Health Care Solutions
Health care is an essential safeguard of human life and dignity, and there is an obligation for society to ensure that every person be able to realize this right.
~Cardinal Joseph Bernardin
Universal Health Care
It is time to reform the health care system in the United States – time to make it affordable, portable, and accessible to all Americans. We are fortunate to live in a nation where the health care resources are abundant – we have modern hospitals, sophisticated equipment, well-equipped rural facilities, skilled and dedicated physicians and nurses, and plentiful medications. The medical research conducted here is immense and we fund health care far more generously than any other nation. Yet, even with all the medical resources at our disposal, the present health care system is inefficient and inequitable.
The solution to our health care crisis is in developing a new system of health insurance – one that is more focused on providing equitable access rather than making a profit for big business. Health care should be decided by a doctor, not a case manager in an HMO office. Patients should be able to choose their own doctor, not be limited to those on an approved list. The money currently spent on health care should go towards more health care, not on wasteful overhead and executive bonuses.
The belief that all citizens should have access to affordable, high-quality medical care is the defining principle of universal health care. Universal health care is a very broad concept, it does not mandate complete government control. While government is important in passing laws and public policy, private doctors and medical practices would still be an important part of the health care system. Many are afraid that universal health care would lead to an institution of socialized medicine, but that is not the case.
A Better Solution – Streamline Costs
While there are many proposals for health care reform, the concept of a single-payer health insurance system would save money and be a better use of both taxpayer and health care dollars.
- The United State spends twice as much as other industrialized nations on health care, $7,129 per capita. (Source: National Center for Health Statistics) Yet, in comparison, our health care system performs poorly, 47 million people are without health insurance, and millions more and underinsured.
The current system of private, for-profit insurance spends 26 cents of every dollar on bureaucracy and paperwork. By streamlining payment through a single non-profit payer, it would save over $350 billion per year, a substantial amount of money which could be better spent on health care.
- Medicare operates with 3% overhead, non-profit insurance 16% overhead, and private (for-profit) insurance 26% overhead. (Source: Journal of American Medicine 2007)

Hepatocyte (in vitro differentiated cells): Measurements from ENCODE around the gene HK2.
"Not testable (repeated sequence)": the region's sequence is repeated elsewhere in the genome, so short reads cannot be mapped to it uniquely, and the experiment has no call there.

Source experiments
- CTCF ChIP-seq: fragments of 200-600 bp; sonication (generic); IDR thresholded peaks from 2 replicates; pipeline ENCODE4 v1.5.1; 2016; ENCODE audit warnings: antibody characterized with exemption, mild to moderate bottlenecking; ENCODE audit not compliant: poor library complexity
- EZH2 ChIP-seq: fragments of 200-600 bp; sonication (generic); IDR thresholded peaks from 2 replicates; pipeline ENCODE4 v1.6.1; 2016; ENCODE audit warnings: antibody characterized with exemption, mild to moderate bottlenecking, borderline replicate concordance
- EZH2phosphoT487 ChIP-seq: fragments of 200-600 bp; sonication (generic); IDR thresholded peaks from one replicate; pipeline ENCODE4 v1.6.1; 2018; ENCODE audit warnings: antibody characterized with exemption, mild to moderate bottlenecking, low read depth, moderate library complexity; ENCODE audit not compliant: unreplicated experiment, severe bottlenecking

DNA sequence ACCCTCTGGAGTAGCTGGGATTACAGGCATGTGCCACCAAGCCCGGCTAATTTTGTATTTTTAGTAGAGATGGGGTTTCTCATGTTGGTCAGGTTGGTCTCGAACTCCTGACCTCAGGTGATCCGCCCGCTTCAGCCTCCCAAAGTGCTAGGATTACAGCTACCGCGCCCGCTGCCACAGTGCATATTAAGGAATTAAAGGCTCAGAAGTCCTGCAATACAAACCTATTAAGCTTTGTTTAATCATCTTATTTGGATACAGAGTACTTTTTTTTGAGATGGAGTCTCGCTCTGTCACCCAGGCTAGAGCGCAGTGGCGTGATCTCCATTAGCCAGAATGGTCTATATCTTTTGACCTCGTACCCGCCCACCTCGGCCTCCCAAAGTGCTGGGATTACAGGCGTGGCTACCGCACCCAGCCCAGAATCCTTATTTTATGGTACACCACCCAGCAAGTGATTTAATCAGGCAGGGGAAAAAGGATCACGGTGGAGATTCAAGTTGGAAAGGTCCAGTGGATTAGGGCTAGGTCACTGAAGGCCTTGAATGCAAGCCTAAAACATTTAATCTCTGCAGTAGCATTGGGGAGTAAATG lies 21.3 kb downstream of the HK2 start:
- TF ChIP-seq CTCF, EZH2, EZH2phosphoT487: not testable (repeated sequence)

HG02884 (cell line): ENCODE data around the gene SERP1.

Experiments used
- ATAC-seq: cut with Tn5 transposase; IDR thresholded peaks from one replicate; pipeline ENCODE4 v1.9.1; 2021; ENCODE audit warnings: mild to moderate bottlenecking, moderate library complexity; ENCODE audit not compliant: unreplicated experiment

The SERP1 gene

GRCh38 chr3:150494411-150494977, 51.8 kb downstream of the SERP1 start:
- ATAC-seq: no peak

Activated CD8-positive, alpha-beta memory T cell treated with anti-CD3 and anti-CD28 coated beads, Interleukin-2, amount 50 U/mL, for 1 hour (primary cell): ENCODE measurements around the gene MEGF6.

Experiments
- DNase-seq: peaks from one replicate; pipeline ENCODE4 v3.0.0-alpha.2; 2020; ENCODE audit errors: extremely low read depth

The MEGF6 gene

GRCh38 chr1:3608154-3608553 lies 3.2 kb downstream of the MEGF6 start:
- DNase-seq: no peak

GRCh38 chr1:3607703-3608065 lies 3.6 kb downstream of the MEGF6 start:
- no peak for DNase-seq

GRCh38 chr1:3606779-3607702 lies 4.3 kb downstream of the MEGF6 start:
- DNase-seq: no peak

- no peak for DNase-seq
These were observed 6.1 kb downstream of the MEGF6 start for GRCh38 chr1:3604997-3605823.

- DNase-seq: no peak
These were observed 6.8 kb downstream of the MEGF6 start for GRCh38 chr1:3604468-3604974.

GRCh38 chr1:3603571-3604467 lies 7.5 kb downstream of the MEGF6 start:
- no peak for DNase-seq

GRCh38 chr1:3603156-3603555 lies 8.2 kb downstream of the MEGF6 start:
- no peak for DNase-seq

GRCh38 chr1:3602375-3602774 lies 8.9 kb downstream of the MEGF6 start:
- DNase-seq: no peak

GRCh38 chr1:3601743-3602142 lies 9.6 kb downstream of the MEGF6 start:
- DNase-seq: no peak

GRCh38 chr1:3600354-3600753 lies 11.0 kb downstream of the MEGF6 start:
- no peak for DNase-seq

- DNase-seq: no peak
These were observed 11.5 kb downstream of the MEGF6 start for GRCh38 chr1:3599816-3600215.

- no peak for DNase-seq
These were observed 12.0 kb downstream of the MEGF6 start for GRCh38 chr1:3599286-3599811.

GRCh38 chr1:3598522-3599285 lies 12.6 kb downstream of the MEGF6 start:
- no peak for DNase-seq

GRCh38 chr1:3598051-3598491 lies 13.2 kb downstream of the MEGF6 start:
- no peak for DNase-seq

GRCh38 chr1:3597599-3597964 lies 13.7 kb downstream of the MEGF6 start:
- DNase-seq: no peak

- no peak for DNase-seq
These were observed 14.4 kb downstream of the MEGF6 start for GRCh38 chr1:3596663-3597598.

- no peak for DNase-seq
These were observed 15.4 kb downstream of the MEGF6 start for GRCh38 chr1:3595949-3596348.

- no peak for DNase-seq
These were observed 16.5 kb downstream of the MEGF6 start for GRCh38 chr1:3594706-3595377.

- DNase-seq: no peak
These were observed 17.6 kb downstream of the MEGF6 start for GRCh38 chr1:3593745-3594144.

Funding of Universal Health Care
- Funding for universal health care is provided by the population, whether through compulsory health insurance, taxation, or a combination of both. Some health care costs may be paid by the patient and some health care costs may be covered by the universal health insurance program.
Although the structure of the health system would change under a universal health care program, the funding would be provided by the same people who pay for it now – taxpayers. Currently, public money (federal and state taxes, property taxes, and tax subsidies) already pays for about 60% of the US health care system. Instead of private spending for insurance by employers, employees, and other individuals, however, the amount would be collected as a tax. Overall, spending by employers and individuals is expected to go down. Although health care would continue to be a mix of public and private health care providers, the payment would be handled by one health insurance program. This would reduce waste and make the system more efficient.
A Better Solution – Make Insurance Portable
To make insurance portable is to separate insurance coverage from employment. The insurance plan should follow a person – from job to job, job to self-employment, job to retirement, job to raising a family, or whatever other employment change life may bring. A person should not have to switch insurance companies with a change in employment or lose coverage because they want to take a few years off to raise a family or retire early. This current process is disruptive, often requires a change of doctors, affects coverage, and increases paperwork. A person should be able to choose a health plan, pay an affordable premium to a single-payer insurance program, and have that same coverage and premium irregardless of employer or job status.
A Better Solution – Improve Access to Preventive Care
Increasing access to preventative health care and basic treatment will improve health outcomes and reduce treatment costs.
- less than 4 cents of every health care dollar is spent on prevention and public health
With our current health care system, no one can be turned away for medical care in the event of a medical emergency. As a result, the uninsured are more often treated in emergency rooms than those without insurance. Because the uninsured don’t have access to treatment when a health problem first occurs, they don’t seek medical care until it becomes a much more serious situation. Emergency room care is very expensive – it would cost less to either pay for preventive health care or treat the health problem before it become a more serious situation.
- 75% of all health care dollars are spent on patients with one or more chronic conditions, many of which can be prevented
More money should be spent on prevention and public health. With access to preventive care and early treatment, many cases of illness or chronic diseases could be controlled or prevented.